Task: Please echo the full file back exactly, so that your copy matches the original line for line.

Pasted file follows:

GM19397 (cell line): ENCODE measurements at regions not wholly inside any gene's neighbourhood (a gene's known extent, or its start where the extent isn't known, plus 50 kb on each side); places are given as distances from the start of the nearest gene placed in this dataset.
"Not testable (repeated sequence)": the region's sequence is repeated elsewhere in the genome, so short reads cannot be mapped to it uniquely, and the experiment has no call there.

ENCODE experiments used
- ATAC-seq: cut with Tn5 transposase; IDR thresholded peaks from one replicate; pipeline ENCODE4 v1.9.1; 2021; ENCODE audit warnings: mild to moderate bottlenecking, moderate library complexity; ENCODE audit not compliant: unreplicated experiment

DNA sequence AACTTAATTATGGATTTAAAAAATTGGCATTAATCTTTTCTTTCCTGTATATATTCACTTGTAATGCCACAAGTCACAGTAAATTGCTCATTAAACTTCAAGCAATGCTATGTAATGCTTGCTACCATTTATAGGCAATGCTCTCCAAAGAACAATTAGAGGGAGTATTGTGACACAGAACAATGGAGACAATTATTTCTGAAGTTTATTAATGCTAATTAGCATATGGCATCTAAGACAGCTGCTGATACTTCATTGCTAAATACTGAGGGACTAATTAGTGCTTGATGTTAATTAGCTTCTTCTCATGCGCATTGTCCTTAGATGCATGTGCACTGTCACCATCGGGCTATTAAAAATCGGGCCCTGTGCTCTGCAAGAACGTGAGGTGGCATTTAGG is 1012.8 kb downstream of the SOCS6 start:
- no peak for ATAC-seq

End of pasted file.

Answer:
GM19397 (cell line): ENCODE measurements at regions not wholly inside any gene's neighbourhood (a gene's known extent, or its start where the extent isn't known, plus 50 kb on each side); places are given as distances from the start of the nearest gene placed in this dataset.
"Not testable (repeated sequence)": the region's sequence is repeated elsewhere in the genome, so short reads cannot be mapped to it uniquely, and the experiment has no call there.

ENCODE experiments used
- ATAC-seq: cut with Tn5 transposase; IDR thresholded peaks from one replicate; pipeline ENCODE4 v1.9.1; 2021; ENCODE audit warnings: mild to moderate bottlenecking, moderate library complexity; ENCODE audit not compliant: unreplicated experiment

DNA sequence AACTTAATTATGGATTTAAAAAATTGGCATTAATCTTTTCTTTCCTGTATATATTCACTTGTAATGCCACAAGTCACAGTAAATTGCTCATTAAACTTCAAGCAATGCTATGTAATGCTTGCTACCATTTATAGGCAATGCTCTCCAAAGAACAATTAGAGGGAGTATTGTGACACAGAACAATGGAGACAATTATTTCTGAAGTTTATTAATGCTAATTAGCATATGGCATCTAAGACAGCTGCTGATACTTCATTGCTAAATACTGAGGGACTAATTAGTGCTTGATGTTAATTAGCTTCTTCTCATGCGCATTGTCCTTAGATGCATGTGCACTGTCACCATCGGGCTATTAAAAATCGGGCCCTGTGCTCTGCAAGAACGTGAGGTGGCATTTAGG is 1012.8 kb downstream of the SOCS6 start:
- no peak for ATAC-seq